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Last Updated on June 27, 2022
A 29-year-old male-to-female transgender skater recently beat a 13-year-old girl in a women’s skateboarding competition. At 29, the transgender male was the oldest competitor participating in the New York-based tournament.
Ricci Tres of Los Angeles, a biological male, won the women’s division of the Boardr Open skateboarding competition. The 29-year-old took home the top prize of $500 while Shiloh Catori, a 13-year-old girl from Florida, placed second. Catori ultimately took home a $250 prize.
Four of the six finalists were under the age of 17, with the youngest being 10-year-old Juri Iikura, who placed fifth. The transgender skater was the competition’s oldest contestant at 29.
The outcome has been heavily criticized with many asking why tournament organizers would allow a grown man to compete against girls half his age.
Taylor Silverman, a female skateboarder who lost to a transgender individual in a tournament earlier this year, criticized the results in an Instagram post.
“Male wins women’s finals and money at Boardr Open NYC presented by DC today. My story is not unique in skateboarding,” Silverman wrote.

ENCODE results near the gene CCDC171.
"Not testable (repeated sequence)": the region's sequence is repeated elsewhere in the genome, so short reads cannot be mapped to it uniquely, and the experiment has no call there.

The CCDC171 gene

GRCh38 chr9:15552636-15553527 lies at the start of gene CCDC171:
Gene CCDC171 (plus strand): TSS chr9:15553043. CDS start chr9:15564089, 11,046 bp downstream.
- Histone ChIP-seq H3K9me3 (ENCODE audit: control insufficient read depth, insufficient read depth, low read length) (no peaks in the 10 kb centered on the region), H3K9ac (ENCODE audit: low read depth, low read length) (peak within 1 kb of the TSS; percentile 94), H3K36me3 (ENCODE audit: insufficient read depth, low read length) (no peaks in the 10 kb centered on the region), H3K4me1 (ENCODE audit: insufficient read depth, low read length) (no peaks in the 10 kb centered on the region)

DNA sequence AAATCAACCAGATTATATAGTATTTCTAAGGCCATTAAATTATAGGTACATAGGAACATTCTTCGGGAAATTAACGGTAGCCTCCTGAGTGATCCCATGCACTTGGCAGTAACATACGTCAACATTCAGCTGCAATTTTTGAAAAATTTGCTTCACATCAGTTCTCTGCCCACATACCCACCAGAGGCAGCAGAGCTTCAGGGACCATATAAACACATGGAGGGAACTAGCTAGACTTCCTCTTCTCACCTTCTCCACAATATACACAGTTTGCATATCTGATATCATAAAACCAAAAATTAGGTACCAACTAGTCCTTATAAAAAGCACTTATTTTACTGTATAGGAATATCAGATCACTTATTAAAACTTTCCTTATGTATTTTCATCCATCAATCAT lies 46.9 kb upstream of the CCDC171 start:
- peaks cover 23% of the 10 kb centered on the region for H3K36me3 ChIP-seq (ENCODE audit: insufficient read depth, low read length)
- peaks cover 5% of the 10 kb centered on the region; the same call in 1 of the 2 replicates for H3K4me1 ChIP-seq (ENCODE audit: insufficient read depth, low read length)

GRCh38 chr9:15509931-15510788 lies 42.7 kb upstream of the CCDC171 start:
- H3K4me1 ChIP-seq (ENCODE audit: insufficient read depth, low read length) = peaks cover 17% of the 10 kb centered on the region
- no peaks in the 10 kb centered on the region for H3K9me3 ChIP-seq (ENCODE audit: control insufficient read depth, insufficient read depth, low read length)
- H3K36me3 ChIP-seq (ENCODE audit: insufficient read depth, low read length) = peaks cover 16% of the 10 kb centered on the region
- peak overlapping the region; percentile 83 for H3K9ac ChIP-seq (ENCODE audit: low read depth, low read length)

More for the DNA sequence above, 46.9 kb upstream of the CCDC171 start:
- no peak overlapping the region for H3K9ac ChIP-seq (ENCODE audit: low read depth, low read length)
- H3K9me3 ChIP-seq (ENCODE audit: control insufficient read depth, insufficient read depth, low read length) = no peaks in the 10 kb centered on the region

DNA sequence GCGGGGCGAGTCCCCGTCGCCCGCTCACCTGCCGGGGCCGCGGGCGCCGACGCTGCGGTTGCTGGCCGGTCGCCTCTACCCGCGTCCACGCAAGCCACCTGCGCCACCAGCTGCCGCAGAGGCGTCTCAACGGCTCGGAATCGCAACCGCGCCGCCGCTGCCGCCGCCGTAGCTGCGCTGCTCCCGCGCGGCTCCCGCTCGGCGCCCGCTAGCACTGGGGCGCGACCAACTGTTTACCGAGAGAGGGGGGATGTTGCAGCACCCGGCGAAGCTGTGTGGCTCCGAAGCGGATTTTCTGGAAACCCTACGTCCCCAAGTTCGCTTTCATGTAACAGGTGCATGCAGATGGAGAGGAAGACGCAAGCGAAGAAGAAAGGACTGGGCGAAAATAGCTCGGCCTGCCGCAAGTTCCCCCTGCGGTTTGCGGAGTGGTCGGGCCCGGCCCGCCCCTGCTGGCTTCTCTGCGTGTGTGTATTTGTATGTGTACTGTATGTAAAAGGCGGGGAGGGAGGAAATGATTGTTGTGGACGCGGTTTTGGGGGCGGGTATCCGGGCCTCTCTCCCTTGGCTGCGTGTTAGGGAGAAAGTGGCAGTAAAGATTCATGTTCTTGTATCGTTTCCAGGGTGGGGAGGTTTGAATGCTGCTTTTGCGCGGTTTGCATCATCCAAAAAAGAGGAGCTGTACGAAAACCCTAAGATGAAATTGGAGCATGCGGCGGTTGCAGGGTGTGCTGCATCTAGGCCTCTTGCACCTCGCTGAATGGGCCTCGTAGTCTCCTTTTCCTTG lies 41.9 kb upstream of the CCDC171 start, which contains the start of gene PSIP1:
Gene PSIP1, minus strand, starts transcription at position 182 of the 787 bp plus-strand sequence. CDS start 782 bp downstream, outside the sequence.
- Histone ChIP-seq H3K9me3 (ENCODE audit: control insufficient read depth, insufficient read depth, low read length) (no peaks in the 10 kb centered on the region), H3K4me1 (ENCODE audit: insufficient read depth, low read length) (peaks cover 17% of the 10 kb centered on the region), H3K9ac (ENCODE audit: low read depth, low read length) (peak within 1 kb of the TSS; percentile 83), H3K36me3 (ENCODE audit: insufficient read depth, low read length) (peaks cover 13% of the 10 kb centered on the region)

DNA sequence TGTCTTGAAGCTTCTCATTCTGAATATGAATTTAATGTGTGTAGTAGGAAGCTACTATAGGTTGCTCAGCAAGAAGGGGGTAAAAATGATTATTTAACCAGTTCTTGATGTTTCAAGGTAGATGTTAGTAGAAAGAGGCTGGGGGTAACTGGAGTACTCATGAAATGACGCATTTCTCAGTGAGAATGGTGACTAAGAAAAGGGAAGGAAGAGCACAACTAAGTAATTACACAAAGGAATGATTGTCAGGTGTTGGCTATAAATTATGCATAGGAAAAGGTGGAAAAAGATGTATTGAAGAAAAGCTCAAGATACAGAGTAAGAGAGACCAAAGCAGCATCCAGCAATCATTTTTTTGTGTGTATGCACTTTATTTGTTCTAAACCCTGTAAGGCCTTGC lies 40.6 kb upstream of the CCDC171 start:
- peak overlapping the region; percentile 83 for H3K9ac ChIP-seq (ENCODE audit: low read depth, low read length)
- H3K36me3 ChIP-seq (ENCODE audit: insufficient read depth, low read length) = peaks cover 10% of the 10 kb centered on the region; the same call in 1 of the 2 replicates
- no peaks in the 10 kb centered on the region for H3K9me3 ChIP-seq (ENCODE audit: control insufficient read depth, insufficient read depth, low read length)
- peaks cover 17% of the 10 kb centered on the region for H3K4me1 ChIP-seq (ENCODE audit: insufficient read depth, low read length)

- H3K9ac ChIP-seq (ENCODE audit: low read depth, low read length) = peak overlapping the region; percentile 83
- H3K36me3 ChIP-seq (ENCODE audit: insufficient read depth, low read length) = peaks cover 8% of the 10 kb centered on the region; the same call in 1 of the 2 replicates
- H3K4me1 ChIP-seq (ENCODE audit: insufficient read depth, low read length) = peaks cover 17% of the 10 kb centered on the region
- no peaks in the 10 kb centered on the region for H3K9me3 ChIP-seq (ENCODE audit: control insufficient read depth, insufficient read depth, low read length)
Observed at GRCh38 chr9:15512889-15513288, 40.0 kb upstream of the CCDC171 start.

Taylor Silverman was forced to settle for second place after losing to a transgender male at a skateboarding competition in March. The female athlete was ultimately robbed of $5,000 in prize money at the Redbull Cornerstone, which according to Silverman, was not the first time she was robbed by a transgender athlete.
A number of states have barred biological males from competing in women’s sports, including Oklahoma, Florida and Utah among a growing list of others.
Democrats have attempted to grant the practice federal civil rights protections with the “Equality Act,” however. The bill passed in the House but is not expected to navigate the Senate this term.
Biological men competing in women’s sports has ignited national controversy after Lia Thomas — who was a middling swimmer against men — smashed NCAA records in women’s swimming.
The world’s top swimming body recently barred Thomas and other biological males from competition, potentially signaling a shift in public perception on the issue.